Citing the resolution process of the Alok Industries, Ray said Reliance Industries could not acquire the company at the first instance since the resolution plan got less than the required 75 per cent vote. "The IBC amendment bill brought by the government lowers the minimum vote requirement for passing the resolution to 66 per cent from 75 per cent in the original act. Just for 66 per cent vote, you can acquire a company. Just for Reliance Industries, Government has brought an Ordinance," Ray said.

The TMC member said in case of Bhushan Steel takeover by Tata Steel, the banks had taken 40 per cent haircut and lost Rs 21,000 crore. In case of Vedanta buying Electrosteel, the haircut was 60 per cent and the banks lost Rs 8,400 crore.

As regards Alok Industries, banks have taken a 83 per cent haircut and the loss is to the tune of Rs 25,000 crore, he claimed in the House. The bill seeks to create monopoly as 2 or 3 steel companies would gobble up the industry and then there would be cartelisation, Ray said.

BJD's Bhartuhari Mahtab by bringing an ordinance to benefit one corporate house. With this move, he said move the government has exposed itself. P Karunakaran (CPI-M) also questioned the objective behind the bringing the ordinance. He said the government has resorted to the amendments to benefit Reliance Industries. The bill, introduced in the Lok Sabha by Goyal last week, replaces the Ordinance which was approved by the Union Cabinet in May.

The amendments to the IBC was intended to give relief to the homebuyers by recognising their status as financial creditors, thus giving them due representation in the Committee of Creditors (CoC) and making them an integral part of the decision-making process.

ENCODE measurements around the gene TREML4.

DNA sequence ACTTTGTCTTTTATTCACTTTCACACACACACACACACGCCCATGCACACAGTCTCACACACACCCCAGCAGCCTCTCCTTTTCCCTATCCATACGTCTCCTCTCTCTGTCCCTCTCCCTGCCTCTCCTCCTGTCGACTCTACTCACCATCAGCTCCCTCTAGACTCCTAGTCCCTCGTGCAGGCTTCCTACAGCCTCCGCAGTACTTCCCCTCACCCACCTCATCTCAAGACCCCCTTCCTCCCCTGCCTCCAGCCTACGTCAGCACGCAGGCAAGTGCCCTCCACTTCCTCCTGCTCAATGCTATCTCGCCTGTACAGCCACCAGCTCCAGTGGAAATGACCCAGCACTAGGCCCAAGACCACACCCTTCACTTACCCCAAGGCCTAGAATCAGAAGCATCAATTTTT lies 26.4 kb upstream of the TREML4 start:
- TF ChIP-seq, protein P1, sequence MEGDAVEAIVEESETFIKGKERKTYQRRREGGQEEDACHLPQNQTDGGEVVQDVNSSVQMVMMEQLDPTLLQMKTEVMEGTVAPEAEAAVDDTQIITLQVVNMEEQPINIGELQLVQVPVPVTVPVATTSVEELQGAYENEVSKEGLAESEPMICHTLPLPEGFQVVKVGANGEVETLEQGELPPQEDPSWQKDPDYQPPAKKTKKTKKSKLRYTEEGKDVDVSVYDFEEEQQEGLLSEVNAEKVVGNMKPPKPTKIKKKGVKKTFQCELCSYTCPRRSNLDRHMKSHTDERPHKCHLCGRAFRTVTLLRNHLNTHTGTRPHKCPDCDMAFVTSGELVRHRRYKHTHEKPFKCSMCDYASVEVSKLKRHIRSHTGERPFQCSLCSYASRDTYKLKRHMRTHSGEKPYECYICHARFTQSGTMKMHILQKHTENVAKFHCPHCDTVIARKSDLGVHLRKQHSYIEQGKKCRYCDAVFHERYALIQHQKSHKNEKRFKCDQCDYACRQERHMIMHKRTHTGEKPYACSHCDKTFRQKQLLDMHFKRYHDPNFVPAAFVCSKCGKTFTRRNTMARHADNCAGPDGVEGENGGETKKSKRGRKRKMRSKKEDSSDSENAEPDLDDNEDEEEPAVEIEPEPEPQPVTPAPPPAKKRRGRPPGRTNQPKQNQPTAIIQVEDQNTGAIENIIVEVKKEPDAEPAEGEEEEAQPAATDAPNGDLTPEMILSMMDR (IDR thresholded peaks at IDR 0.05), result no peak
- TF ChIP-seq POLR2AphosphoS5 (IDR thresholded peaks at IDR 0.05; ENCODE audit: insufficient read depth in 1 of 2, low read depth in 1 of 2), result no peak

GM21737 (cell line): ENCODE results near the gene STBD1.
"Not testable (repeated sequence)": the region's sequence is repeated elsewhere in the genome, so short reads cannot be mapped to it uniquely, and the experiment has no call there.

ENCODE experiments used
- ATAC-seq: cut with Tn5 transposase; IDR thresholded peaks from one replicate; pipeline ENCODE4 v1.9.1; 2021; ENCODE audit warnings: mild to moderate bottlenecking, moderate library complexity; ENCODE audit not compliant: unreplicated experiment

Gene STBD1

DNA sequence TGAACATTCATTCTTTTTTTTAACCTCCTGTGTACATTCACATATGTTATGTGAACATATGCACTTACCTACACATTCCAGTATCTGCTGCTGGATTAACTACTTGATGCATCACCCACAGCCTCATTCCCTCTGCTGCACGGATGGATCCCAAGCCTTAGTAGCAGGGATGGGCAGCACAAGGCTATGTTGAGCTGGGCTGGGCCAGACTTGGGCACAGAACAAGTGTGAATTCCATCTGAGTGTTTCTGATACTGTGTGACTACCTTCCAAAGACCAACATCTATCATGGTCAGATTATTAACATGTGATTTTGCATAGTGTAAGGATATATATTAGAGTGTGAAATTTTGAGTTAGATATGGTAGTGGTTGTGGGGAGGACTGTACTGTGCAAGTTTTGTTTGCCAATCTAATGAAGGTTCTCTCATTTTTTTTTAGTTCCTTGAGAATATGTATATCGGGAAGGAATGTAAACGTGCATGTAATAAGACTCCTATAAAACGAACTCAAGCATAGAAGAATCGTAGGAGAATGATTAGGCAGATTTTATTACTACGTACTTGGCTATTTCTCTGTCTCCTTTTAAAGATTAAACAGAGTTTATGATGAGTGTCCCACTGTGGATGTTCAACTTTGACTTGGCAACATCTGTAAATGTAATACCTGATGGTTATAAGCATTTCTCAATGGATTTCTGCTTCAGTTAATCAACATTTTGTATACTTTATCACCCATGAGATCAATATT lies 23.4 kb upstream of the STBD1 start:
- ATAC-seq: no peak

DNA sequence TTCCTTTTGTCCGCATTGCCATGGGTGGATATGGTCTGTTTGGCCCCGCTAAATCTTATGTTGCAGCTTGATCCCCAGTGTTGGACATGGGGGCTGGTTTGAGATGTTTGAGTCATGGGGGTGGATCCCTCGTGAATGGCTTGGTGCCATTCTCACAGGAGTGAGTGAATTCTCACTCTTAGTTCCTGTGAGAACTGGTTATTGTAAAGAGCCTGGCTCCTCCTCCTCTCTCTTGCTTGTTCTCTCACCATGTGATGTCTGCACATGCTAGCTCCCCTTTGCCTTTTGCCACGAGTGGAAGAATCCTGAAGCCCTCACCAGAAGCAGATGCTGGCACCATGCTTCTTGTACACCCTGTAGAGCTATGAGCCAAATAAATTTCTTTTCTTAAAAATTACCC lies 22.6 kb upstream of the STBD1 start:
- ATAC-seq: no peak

The bill also proposes to reduce the minimum voting threshold for the Committee of Creditors (CoC) to 66 per cent, from 75 per cent for key decisions-- a provision which was opposition said was aimed at benefiting one corporate. Moving the bill, Goyal said alleged that the previous governments had also come out with laws like SARFAESI Act, Debt Recovery Tribunal (DRT), but loan recovery related matters had remained unresolved for years.

"And earlier during the loan recovery process the value of assets used to get reduced substantially. The amount recovered used to be very less," Goyal observed.

"For the time-bound auction of assets of loan defaulting companies, and to ensure maximum recovery of bank loans, we have brought IBC," he added. As per the amendments, Micro, Small and Medium Enterprises (MSME) sector would get a special dispensation under the Code.

The amendments also do not disqualify the promoter to bid for his enterprise undergoing insolvency process provided he is not a wilful defaulter.

(This story has not been edited by Devdiscourse staff and is auto-generated from a syndicated feed.)